How To Prepare Fiberglass For Painting
Congratulations! You’ve found the source for the finest fiberglass auto body parts on the planet! Our entire line of fiberglass comes with a white gelcoat finish that is ready to scuff, sand, prime, and paint. The best trick to achieve a flawless paint job on any fiberglass panel begins with the prep work. By following a few basic steps, your Speedway fiberglass will fit well, be a snap to paint and last a lifetime.
A fiberglass part can take weeks to cure after it’s manufactured. If you follow what some of the experts say, the minimum curing time is usually around 48 hours, while others say fiberglass parts should cure for weeks. If you don’t install the part right away, be sure to clamp the piece to a frame or other rigid structure to avoid any warping or twisting. Do not hang fiberglass parts from the rafters or stack them in the attic. Gravity, excessive heat, and time can make the final installation a nightmare!
After the curing process is complete, you’ll want to check the body panels, fenders, doors, or any other components for proper fit. Aftermarket fiberglass bodies were never assembled at the factory, so you can’t just assume the panels will fit perfectly. Sometimes they will need a little help and if you didn’t assemble the parts before curing, do so before sanding and priming. Don’t just hang the doors and assume everything else will fit, some parts may simply fit better than others?
Trimming the panels is not difficult and can be done with a grinding disc or cutoff wheel. Be sure to protect yourself, fiberglass is not something you want in or on your body. Wear eye protection and a mask so you don’t inhale the glass dust, and cover your skin with long pants, sleeves, and gloves. You can use shims to properly gap the fenders or fit the doors. Keep in mind that with the flexibility of fiberglass, shimming in one place may throw off the gap somewhere else.
Once you’re satisfied with the fit, you’ll need to clean the body thoroughly to remove any surface contaminants like grease or mold releases. A good wax and grease remover or alcohol with clean rags or paper towels should be used initially to clean the panels. One issue with using a Scotchbrite pad with cleaners first, is that it tends to open up the pores in the gel coat and can allow some of the release agent to absorb into the fiberglass. Avoid cleaning like this since it can cause imperfections in the paint down the road.
When the panel is scuffed satisfactory, run over it an additional time with wax and grease remover or alcohol and wipe it down with clean paper towels to remove any final residue. Use wet paper towels and wipe the panel down in small sections at a time. Dry thoroughly with clean paper towels and note never to allow the cleaner to air dry as it will leave contaminants on the panel.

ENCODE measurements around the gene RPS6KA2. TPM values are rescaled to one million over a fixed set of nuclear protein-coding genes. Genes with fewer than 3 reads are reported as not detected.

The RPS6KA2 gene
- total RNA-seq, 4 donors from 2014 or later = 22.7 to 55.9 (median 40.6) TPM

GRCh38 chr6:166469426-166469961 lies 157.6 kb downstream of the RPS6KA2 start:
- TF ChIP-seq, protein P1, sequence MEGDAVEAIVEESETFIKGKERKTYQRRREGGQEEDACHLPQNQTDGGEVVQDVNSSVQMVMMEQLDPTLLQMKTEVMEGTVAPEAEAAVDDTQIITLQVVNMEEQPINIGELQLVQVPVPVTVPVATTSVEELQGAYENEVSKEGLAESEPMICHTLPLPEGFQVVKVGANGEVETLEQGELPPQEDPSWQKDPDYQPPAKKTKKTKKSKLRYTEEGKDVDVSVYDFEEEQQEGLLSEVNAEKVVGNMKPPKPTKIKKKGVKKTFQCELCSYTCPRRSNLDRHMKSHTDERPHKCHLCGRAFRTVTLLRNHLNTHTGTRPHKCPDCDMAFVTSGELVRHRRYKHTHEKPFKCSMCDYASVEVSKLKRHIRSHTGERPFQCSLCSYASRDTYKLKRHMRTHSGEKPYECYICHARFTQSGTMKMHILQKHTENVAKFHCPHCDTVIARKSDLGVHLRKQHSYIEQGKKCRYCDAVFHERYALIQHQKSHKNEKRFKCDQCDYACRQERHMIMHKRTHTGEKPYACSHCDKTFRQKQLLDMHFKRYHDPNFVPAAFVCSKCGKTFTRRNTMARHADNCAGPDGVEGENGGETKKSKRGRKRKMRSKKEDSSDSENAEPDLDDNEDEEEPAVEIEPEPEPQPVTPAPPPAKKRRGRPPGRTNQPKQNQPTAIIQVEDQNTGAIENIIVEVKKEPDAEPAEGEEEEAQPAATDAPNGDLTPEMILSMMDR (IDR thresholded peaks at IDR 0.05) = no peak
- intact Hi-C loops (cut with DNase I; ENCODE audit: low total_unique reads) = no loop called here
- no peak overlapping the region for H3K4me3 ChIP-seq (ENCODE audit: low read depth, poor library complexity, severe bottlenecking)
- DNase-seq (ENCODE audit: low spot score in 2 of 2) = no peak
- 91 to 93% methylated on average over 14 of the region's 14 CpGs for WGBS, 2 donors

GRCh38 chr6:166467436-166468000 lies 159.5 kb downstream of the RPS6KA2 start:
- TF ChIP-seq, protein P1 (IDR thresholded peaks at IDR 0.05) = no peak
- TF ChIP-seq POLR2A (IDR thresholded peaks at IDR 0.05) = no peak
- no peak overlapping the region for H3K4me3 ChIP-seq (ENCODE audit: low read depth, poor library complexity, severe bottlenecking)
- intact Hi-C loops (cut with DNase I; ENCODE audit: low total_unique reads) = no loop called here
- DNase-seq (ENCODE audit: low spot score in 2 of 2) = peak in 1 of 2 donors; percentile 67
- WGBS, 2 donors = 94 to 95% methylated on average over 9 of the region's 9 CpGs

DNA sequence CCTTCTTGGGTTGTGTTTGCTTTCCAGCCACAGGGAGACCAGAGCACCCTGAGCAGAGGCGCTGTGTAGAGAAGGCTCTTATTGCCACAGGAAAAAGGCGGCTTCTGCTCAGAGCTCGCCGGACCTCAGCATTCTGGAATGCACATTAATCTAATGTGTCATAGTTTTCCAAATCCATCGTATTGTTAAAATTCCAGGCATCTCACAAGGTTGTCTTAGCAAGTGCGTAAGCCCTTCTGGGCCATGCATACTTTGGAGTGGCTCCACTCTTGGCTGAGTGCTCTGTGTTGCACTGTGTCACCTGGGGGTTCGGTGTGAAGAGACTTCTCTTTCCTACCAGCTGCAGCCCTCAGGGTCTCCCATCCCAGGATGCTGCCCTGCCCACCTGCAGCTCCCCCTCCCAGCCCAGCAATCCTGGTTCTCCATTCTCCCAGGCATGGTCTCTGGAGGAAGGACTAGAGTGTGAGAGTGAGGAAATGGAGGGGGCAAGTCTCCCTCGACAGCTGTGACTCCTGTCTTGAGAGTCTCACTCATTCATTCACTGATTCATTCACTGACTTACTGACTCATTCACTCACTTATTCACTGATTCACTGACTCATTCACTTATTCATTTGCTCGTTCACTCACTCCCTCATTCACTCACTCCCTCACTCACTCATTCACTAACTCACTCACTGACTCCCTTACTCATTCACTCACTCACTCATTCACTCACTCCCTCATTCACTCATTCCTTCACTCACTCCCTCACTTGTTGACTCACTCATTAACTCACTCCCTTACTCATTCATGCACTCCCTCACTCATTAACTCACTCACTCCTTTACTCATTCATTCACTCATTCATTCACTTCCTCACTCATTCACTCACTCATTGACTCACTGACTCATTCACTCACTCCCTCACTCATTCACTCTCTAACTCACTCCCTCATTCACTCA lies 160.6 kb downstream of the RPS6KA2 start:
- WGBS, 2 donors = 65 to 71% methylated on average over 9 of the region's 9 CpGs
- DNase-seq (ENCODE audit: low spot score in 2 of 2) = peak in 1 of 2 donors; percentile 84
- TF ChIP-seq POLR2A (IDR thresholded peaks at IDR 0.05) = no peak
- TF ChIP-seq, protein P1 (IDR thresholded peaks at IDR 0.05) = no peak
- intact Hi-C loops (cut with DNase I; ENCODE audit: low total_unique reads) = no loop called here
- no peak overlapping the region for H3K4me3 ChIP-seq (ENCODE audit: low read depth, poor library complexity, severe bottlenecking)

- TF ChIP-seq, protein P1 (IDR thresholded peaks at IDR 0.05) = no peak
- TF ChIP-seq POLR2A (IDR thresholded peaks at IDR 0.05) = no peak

Time to get sanding! Before you begin, be sure the body panels are well supported, otherwise you run the risk of distorting the panel with pressure from the sanding block. One of the great things about fiberglass is the gelcoat finish, which acts like an initial guide coat. You’ll want to sand the part until the gelcoat is slightly dull in order to give it enough tooth to hold the primer. The gelcoat will show off any low spots in the panels by remaining glossy, while the surface around it will look dull.
Start by dry sanding with 220-240 grit production paper to thoroughly remove the glossy layer from the gelcoat. Any areas left glossy will not give the primer a tooth to bite into for adhesion. A warning about sanding the gelcoat: use caution to prevent sanding all the way through the gelcoat layer, which can open up pinholes in the fiberglass that can later show through the paint.
If the gel coat is sanded through and the strands of the glass show, this needs to be sealed with fiberglass resin or body filler. Corvette panel adhesive is a great product to repair these areas. Repairs such as these should always be sanded and blocked smooth before laying down your first coat of primer. Any major repairs or alterations usually require additional procedures to achieve professional results.
The primer used should be compatible with the top coats that you’re using. If you decide to use today’s modern base or clear coats, urethane primers should be used, which also applies to any single-stage top coats. Remember, you can always follow the recommended procedure from your local auto body supplier. The primer should be wet sanded with 400 grit paper or finer in order to mate with the top coats being used. Be sure to thoroughly dry and wipe down the surface with clean paper towels and do any additional cleaning with a final wash or wax and grease remover.
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